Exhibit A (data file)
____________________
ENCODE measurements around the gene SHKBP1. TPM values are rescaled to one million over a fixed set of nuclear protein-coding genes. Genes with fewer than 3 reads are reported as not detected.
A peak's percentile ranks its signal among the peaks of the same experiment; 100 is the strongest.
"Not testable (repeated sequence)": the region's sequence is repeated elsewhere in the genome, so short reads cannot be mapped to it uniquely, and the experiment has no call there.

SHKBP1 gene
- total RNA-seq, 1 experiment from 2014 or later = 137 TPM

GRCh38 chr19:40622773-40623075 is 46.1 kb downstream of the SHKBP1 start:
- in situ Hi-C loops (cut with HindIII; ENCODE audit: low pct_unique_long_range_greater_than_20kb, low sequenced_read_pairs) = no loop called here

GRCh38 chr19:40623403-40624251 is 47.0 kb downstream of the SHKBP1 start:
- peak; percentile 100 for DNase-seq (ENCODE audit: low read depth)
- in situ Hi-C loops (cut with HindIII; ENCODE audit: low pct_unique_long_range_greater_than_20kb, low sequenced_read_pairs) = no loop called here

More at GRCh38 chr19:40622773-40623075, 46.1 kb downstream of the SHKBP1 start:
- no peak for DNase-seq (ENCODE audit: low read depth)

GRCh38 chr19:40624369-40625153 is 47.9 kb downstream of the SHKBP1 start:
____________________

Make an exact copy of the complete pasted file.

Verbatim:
ENCODE measurements around the gene SHKBP1. TPM values are rescaled to one million over a fixed set of nuclear protein-coding genes. Genes with fewer than 3 reads are reported as not detected.
A peak's percentile ranks its signal among the peaks of the same experiment; 100 is the strongest.
"Not testable (repeated sequence)": the region's sequence is repeated elsewhere in the genome, so short reads cannot be mapped to it uniquely, and the experiment has no call there.

SHKBP1 gene
- total RNA-seq, 1 experiment from 2014 or later = 137 TPM

GRCh38 chr19:40622773-40623075 is 46.1 kb downstream of the SHKBP1 start:
- in situ Hi-C loops (cut with HindIII; ENCODE audit: low pct_unique_long_range_greater_than_20kb, low sequenced_read_pairs) = no loop called here

GRCh38 chr19:40623403-40624251 is 47.0 kb downstream of the SHKBP1 start:
- peak; percentile 100 for DNase-seq (ENCODE audit: low read depth)
- in situ Hi-C loops (cut with HindIII; ENCODE audit: low pct_unique_long_range_greater_than_20kb, low sequenced_read_pairs) = no loop called here

More at GRCh38 chr19:40622773-40623075, 46.1 kb downstream of the SHKBP1 start:
- no peak for DNase-seq (ENCODE audit: low read depth)

GRCh38 chr19:40624369-40625153 is 47.9 kb downstream of the SHKBP1 start: